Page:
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07-31-2010, 07:06 PM   #16
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Keep in mind that the sensor on your Fuji s100fs is 2/3", so it has a MUCH easier job of keeping things in focus than does the K-X, which has a sensor about 9 times as big.

This link has a comparison of sensor sizes...

Digital Camera Sensor Sizes: How it Influences Your Photography

I was a little startled when I first got a DSLR as well... I finally figured out that I had almost never seen any of my film images larger than 4x6 or 5x7, so it was unfair to compare them to a 10mp image blown up to 100% on my monitor.

08-01-2010, 09:27 AM   #17
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QuoteOriginally posted by rawr Quote
I don't understand any paranoia. It's just a camera, not some sort of magic box. Relax a little.

I know ....

And you do understand that the end-to-end sharpness you are seeing with your Fuji may have as much to do with the vastly deeper depth of field you get out of a smaller point and shoot's sensor than any wonderfulness of the Fuji AF.

Absolutely, but it doesn't take away from the fact that I have zero fear that my image will be out of focus when I pick up the "pig" as I like to call it.


I also presume that you have been conducting your K-x AF tests with spot focus (ie using the centre AF point only), not any other mode. You need to do it that way for your results to be reliable and consistent.
Yes sir, as a matter of fact, I shoot Center AF all the time.
08-01-2010, 12:25 PM   #18
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QuoteOriginally posted by Nightwings Quote
Thanks for the tips guys .... I guess I will have to use a target further away. ... And depending on the type of target .... seems to affect the results. But yes, I will be doing further tests outside. The K-x is my first digital DSLR and now that I can pixel peep, I guess it gets me paranoid .. the type of paranoia I never experienced with my film SLR's. On the other hand ... My FUJI S100fs is smack on ... razor sharp focusing one end of it's 14x zoom to the other. As much as I like the K-x .... they'll have to pry my S100fs from my cold dead hands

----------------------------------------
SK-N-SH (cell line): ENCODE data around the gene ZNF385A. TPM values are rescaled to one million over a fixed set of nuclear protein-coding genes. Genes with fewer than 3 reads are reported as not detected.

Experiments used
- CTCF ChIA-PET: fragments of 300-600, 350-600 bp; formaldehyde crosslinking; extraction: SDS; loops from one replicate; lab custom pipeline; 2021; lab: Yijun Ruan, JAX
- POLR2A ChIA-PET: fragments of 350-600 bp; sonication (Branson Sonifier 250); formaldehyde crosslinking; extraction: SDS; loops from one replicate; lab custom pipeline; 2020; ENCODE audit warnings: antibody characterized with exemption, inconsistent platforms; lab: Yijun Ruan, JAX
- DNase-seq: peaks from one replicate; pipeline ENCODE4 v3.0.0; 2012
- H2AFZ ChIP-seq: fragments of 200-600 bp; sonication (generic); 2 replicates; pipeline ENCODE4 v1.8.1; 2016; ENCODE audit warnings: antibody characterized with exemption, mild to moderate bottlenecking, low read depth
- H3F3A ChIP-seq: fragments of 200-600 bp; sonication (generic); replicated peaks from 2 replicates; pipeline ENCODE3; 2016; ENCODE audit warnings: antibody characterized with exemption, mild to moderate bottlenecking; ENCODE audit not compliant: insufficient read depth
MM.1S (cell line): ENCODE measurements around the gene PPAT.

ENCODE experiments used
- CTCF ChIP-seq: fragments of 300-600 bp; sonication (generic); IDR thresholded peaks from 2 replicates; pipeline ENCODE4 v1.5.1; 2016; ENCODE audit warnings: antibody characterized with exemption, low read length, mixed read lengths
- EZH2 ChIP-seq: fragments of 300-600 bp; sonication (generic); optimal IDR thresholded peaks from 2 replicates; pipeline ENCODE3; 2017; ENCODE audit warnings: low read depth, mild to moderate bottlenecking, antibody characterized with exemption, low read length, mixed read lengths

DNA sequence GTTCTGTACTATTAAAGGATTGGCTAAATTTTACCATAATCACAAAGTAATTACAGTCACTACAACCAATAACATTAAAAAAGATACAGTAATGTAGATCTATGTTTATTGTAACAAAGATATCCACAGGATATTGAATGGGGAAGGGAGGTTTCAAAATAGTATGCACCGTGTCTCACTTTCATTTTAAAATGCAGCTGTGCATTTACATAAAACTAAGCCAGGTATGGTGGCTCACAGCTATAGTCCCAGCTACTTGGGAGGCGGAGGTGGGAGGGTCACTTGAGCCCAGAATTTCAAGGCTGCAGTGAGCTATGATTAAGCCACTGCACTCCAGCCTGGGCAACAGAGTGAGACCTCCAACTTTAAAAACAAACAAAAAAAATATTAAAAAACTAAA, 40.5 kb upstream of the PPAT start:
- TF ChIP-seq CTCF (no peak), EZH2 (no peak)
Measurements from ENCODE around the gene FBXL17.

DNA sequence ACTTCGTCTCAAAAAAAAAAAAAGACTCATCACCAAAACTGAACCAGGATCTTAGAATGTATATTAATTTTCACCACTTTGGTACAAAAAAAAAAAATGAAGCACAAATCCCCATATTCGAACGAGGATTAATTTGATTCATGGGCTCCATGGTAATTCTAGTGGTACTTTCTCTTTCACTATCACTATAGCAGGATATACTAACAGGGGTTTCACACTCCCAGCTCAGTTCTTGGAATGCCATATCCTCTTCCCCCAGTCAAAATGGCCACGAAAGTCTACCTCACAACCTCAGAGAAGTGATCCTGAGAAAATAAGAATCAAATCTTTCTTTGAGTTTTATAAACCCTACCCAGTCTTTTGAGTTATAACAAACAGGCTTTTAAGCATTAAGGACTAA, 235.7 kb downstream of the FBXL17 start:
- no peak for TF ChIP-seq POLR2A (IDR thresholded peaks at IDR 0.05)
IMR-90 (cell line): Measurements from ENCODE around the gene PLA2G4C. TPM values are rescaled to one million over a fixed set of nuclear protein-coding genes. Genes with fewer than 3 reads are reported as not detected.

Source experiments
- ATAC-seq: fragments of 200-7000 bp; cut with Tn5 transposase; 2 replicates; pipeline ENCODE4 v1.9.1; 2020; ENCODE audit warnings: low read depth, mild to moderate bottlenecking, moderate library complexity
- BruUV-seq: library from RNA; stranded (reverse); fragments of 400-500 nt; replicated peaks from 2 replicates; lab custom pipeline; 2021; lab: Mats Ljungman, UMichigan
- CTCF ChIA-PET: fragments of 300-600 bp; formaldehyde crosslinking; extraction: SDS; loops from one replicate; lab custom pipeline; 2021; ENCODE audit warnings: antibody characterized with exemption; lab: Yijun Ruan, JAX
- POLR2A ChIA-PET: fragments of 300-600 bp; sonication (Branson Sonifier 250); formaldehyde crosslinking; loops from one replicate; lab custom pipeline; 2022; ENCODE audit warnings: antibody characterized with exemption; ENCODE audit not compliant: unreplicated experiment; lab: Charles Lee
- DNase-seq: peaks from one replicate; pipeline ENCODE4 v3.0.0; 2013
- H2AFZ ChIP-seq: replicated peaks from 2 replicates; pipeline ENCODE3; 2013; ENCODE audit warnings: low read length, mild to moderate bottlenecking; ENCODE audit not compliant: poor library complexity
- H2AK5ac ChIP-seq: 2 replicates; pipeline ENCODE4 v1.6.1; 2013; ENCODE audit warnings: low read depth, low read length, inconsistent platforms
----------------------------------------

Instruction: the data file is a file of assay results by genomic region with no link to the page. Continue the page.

Be aware also that the move from a bridge camera to a DSLR can be trying, at first. I switched from a Fuji S8000fd to a Pentax K200D and it was 3-4 months before I realised that my expectations needed to be different, as did my way of shooting. Once I got that, I just concentrated on doing the best shots I could. I sold the Fuji 6 months after the purchase. I have a new bridge cam but its only for those times when I really don't feel inclined to carry the full kit, or when it would be inappropriate to do so.
08-01-2010, 06:04 PM   #19
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QuoteOriginally posted by kyteflyer Quote
Be aware also that the move from a bridge camera to a DSLR can be trying, at first. I switched from a Fuji S8000fd to a Pentax K200D and it was 3-4 months before I realised that my expectations needed to be different, as did my way of shooting. Once I got that, I just concentrated on doing the best shots I could. I sold the Fuji 6 months after the purchase. I have a new bridge cam but its only for those times when I really don't feel inclined to carry the full kit, or when it would be inappropriate to do so.
Yes, I've come to that realization as well.

I did notice that you have the tammy 18-250. Part of my reasoning for holding on to my s100fs is that ..... I haven't seen an all in one zoom for the Pentax that I can be happy with. ... though I've only been going by resolution specs/reviews. The Fuji's 28-400 has stunning tack sharpness throughout it's range. How happy do you think I'd bee if I took the plunge to the 18-250? According to the review's I've seen (resolution tests) .... it drops off significantly on the soft side in the upper zoom range.

08-01-2010, 07:10 PM - 1 Like   #20
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So does the Fuji. Photzone is just pickier than you about resolution. But the Fuji will continue to present the illusion of higher sharpness both because it has much larger DOF but also because it probably has extremely high in-camera sharpening settings.
08-01-2010, 07:49 PM   #21
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I really, really like my 18-250... It is on the camera almost all the time. Here's its section on PPG:

PENTAX Photo Gallery

You can actually rent one of these from cameralensrentals.com if you'd like to give it a spin before putting out the $$.
08-01-2010, 08:25 PM   #22
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I had similar experience on my K7. I used to adjust the AF under tungsten light using a focus chart. However on field tests of far away objects focus is always off by a margin. I found that a better way is to adjust AF using far away subjects (just tune AF until subject is the sharpest, I usually focus on number plates), it is then good under tungsten light as well (haven't recheck whether it is exactly spot on with a focus chart) but at least it is sharp under field conditions.